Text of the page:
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Fayette County, Iowa
Past and Present of Fayette County Iowa, 1910
Author: G. Blessin
B. F. Bowen & Company, Indianapolis, Indiana
Vol. I, Biographical Sketches
ALEXANDER NELSON GOODRICH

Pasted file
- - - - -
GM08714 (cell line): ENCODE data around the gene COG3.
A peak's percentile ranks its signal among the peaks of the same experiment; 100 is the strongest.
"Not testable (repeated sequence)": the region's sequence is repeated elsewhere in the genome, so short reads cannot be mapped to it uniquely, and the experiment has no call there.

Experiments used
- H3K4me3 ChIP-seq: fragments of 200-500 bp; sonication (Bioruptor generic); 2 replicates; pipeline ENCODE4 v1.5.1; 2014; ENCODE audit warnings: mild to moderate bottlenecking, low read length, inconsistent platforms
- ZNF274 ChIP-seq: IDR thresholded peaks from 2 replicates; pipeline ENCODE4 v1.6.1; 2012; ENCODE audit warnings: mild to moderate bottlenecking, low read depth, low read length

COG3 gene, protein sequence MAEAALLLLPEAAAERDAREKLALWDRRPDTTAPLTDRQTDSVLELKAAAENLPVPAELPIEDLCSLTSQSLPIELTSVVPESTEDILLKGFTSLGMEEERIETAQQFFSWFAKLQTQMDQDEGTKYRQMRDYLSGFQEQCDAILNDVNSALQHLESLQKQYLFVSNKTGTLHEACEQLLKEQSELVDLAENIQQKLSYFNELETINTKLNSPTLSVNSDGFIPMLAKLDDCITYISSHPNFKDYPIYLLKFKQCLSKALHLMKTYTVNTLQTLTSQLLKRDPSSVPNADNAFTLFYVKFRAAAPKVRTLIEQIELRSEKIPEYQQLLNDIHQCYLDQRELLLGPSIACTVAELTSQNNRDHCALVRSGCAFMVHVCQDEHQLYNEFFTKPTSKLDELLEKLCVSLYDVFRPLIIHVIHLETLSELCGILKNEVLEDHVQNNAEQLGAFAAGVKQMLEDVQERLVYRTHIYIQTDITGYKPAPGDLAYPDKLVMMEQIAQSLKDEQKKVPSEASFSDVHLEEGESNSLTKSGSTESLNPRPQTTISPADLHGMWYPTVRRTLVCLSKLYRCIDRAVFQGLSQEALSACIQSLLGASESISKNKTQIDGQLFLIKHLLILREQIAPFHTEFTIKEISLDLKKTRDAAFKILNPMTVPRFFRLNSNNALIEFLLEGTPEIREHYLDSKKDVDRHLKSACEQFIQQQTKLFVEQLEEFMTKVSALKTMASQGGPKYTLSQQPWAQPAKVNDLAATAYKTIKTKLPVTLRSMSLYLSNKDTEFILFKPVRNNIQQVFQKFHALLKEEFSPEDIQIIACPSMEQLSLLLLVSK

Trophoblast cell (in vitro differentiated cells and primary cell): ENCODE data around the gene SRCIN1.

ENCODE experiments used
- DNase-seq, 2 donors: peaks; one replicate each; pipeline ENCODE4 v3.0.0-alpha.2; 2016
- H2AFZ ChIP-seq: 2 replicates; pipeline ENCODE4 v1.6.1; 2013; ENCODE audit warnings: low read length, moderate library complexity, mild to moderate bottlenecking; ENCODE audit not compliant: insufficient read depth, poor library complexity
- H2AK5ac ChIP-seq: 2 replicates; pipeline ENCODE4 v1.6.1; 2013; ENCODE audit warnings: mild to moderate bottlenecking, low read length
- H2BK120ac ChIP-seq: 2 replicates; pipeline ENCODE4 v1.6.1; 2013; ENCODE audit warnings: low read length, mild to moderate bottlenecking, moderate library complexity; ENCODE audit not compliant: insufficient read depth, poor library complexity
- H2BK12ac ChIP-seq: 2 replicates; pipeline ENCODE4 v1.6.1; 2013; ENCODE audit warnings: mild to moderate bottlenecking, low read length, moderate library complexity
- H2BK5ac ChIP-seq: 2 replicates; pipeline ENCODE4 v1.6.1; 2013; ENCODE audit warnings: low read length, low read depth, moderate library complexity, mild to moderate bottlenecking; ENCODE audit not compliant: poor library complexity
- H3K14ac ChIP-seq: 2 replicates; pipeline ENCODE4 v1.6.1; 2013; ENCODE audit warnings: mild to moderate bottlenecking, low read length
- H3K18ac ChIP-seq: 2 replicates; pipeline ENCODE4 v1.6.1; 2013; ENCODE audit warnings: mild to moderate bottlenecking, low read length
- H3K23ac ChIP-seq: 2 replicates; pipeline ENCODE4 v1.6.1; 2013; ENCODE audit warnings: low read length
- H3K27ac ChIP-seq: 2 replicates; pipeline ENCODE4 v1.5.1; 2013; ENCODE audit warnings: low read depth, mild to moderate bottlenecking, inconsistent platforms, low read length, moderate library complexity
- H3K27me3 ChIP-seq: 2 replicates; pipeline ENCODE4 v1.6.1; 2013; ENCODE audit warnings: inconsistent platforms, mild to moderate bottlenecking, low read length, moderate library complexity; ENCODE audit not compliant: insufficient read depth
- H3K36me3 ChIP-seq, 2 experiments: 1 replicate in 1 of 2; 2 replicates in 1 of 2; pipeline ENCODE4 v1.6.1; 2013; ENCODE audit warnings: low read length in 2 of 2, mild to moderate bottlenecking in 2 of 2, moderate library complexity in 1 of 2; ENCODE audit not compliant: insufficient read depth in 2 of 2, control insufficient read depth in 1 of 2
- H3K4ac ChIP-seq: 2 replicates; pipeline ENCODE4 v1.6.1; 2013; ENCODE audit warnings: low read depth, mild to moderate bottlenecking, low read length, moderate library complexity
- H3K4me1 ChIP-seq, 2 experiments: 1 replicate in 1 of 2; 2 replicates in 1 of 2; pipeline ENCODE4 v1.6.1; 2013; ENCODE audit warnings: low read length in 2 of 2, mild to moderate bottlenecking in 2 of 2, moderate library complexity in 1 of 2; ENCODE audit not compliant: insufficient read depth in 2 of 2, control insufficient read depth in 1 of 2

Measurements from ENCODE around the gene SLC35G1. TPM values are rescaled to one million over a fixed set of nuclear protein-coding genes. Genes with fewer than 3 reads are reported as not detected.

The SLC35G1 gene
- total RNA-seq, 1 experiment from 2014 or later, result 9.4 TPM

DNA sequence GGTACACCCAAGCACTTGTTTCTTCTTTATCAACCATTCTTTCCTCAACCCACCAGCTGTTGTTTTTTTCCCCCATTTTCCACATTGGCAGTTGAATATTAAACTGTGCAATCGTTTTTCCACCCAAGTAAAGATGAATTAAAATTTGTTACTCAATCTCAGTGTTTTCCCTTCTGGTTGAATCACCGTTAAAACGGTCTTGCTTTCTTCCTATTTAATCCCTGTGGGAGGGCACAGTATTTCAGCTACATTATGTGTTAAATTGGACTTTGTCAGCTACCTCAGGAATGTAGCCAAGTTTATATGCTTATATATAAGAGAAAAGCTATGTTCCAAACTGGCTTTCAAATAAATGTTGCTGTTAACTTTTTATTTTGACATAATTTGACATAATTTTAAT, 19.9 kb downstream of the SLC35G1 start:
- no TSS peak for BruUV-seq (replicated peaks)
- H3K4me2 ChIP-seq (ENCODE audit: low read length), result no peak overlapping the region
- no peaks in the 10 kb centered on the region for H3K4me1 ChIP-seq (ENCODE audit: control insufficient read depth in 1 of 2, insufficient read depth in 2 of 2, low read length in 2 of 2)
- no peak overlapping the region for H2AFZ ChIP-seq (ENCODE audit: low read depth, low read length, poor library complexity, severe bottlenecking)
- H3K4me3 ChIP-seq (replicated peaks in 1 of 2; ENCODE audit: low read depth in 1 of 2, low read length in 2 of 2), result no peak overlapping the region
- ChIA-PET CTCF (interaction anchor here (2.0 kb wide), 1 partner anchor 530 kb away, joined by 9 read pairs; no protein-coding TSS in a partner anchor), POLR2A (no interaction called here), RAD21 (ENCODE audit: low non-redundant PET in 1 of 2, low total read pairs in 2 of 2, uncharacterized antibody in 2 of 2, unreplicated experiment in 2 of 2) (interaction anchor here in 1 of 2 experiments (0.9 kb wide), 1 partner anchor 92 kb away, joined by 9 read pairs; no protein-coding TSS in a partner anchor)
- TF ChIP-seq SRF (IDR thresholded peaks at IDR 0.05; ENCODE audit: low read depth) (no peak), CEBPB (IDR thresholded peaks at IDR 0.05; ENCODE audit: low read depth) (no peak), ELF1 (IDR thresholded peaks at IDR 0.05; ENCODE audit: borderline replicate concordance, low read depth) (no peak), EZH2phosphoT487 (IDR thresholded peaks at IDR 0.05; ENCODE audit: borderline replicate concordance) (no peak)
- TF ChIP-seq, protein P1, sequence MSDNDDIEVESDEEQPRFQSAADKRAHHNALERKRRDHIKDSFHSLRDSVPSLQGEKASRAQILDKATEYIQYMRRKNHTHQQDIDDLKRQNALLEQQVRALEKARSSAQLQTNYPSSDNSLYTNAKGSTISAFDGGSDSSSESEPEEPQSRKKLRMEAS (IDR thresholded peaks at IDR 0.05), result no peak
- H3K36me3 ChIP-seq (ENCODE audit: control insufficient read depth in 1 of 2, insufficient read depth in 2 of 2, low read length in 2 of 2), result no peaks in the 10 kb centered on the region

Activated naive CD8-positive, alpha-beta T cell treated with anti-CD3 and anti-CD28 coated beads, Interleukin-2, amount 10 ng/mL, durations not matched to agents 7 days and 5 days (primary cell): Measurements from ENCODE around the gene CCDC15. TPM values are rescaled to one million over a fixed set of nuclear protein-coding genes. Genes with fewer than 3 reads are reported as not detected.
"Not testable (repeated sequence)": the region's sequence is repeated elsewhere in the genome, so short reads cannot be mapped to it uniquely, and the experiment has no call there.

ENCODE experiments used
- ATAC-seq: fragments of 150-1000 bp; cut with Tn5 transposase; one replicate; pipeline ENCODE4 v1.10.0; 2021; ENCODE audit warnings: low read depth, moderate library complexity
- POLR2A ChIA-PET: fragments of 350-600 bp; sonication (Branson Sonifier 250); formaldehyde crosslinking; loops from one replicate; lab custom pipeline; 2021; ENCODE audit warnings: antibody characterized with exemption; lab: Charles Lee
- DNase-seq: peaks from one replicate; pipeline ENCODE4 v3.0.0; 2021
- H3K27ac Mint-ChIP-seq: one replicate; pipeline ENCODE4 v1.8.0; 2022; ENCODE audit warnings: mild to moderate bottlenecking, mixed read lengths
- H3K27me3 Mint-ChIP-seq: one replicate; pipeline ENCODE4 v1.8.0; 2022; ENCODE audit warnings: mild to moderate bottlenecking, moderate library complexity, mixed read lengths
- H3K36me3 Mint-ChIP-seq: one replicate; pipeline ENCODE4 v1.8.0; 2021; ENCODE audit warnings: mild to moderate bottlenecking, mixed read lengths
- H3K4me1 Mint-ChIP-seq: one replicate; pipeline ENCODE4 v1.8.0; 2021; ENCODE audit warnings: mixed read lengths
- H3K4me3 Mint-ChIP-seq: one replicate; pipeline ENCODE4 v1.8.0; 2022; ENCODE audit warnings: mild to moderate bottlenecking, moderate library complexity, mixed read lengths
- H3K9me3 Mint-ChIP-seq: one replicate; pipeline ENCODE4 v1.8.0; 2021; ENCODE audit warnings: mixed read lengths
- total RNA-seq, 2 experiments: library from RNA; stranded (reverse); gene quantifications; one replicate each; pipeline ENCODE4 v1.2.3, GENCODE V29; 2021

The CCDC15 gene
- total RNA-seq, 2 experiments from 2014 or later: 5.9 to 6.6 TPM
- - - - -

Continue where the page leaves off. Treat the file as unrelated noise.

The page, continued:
A venerable and highly honored citizen of Fayette county is Alexander Nelson Goodrich, a man who, during a long stretch of years, has so ordered his life as to win and retain the confidence and esteem of all with whom he has come in contact, and while he has labored for his own advancement he has not neglected to do what he deemed his duty at all times in fostering the upbuilding of the community at large, having lived to see and take part in the great development that has characterized Fayette county, whose interests he has ever had at heart. He was born at the town of Brooklyn in Susquehanna county, Pennsylvania, on August 2, 1829, and he is the son of Eli Butler and Cynthia (Tiffany) Goodrich, the Tiffany family being of British origin and distant relatives of the noted New York jewelers. The Goodrich family came to America in early colonial days. Eli B. Goodrich was born in 1802 at New Berlin, New York. He was the son of David Goodrich, who was a Jew of the strict orthodox type. He came from Connecticut to Chenango county, New York, when Eli B. Goodrich was a small baby. The subject's mother, Lucy Miller Tiffany, was born in Brooklyn, Pennsylvania, in 1806, and was the daughter of Alfred and Lucy (Miller) Tiffany. Alfred Tiffany was born at Attleboro, Massachusetts, in 1781. He was the eldest son of Thomas Tiffany, who, with his family, joined the "Nine Partner Settlement: of Hartford, Pennsylvania, in the fall of 1794, when Alfred Tiffany was thirteen years of age.